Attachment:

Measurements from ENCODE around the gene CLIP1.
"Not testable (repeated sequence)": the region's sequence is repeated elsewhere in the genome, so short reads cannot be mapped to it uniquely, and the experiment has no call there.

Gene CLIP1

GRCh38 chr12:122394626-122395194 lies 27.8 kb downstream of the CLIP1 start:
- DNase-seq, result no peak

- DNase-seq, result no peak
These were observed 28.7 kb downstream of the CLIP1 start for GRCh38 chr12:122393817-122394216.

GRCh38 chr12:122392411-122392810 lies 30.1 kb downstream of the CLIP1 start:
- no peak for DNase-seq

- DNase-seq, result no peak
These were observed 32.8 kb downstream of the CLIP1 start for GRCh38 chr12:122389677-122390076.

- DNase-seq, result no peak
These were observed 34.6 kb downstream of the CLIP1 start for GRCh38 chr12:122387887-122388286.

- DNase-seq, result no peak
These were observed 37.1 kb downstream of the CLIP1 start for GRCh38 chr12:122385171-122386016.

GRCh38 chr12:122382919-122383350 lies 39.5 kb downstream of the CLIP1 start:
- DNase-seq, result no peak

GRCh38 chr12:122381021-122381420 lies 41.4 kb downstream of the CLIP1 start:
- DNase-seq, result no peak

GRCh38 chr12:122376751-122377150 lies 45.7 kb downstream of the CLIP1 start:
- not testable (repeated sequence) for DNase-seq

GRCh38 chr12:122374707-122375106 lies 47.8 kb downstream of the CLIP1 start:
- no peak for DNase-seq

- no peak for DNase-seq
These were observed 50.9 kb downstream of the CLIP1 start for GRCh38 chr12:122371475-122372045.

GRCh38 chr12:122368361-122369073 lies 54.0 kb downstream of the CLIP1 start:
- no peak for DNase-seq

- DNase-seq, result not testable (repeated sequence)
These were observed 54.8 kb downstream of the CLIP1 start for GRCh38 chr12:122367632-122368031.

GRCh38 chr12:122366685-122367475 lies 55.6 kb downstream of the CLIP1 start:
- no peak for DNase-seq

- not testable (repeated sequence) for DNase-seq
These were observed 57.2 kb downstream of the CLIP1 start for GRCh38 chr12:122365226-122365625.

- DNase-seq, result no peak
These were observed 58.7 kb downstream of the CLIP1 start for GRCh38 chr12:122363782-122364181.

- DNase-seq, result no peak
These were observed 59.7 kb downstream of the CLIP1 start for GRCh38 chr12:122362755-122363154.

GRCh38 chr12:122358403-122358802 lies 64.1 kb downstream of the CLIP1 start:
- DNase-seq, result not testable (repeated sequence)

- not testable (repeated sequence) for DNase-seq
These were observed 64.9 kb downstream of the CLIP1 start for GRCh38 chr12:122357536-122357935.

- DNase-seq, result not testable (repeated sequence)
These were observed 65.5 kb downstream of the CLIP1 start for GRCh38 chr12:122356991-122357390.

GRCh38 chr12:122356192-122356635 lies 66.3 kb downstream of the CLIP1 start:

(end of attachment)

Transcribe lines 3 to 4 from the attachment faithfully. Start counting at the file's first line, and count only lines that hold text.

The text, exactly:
Gene CLIP1

GRCh38 chr12:122394626-122395194 lies 27.8 kb downstream of the CLIP1 start: